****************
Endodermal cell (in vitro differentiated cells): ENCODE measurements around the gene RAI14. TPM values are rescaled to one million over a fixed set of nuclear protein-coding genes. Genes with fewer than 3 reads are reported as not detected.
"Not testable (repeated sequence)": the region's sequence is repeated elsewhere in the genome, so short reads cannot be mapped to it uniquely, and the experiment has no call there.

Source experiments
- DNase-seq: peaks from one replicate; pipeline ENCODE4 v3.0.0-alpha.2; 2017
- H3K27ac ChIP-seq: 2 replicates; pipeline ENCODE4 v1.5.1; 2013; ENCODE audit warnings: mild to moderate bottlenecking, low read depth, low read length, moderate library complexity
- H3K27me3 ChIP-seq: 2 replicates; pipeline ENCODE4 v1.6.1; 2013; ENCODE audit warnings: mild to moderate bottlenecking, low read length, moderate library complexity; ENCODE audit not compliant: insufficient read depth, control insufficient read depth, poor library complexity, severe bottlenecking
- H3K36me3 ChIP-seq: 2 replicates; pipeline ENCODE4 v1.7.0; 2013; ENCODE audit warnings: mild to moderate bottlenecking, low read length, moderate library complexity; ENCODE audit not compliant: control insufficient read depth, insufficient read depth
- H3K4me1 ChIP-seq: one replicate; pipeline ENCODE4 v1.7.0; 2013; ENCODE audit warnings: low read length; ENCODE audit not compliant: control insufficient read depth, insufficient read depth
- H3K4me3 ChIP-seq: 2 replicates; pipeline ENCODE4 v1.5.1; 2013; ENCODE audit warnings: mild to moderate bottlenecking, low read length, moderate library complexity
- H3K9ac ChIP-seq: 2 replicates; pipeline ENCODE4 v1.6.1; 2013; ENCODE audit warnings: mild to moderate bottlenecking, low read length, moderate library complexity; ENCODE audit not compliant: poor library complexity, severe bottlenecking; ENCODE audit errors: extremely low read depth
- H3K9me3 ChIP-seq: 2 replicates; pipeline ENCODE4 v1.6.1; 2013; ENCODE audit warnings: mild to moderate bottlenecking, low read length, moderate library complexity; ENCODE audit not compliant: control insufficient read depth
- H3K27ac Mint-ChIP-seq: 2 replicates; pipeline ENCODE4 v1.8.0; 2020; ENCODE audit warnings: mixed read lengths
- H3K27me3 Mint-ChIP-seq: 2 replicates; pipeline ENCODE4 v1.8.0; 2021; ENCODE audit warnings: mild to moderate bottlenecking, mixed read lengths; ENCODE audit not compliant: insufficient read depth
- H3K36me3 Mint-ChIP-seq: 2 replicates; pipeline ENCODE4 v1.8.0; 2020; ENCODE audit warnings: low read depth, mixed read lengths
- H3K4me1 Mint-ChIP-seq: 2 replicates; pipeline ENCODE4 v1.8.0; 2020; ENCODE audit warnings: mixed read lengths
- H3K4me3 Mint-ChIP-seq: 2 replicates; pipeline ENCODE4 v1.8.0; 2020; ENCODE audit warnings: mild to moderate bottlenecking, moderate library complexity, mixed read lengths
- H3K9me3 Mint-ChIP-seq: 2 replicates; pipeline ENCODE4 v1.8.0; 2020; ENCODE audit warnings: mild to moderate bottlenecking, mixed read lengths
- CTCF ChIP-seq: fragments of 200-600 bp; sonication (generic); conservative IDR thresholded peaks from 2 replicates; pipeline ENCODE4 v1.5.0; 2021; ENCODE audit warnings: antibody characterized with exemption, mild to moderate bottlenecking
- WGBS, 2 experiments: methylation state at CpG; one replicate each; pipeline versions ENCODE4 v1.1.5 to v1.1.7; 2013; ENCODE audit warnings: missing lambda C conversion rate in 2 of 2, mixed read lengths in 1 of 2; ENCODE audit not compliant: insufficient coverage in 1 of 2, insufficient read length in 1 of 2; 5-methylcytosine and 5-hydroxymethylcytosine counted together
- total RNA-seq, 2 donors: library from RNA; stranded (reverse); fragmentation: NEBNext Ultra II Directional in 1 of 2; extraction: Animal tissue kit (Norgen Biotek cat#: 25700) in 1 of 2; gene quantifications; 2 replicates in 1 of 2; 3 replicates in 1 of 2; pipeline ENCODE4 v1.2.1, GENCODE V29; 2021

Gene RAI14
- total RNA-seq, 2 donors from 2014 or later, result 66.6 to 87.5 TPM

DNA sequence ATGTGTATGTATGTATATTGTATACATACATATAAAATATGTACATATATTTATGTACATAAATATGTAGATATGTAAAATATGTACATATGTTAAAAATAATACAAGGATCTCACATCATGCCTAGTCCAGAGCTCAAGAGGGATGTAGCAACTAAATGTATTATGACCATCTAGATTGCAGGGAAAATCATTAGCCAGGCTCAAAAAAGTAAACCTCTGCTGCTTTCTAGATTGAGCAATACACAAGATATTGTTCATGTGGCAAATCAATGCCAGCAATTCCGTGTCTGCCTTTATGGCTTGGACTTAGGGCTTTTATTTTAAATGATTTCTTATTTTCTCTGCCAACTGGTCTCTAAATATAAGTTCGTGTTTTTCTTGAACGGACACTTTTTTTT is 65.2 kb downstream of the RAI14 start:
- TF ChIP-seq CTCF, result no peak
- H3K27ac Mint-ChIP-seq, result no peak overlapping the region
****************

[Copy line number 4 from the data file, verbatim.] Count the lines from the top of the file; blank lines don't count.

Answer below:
- DNase-seq: peaks from one replicate; pipeline ENCODE4 v3.0.0-alpha.2; 2017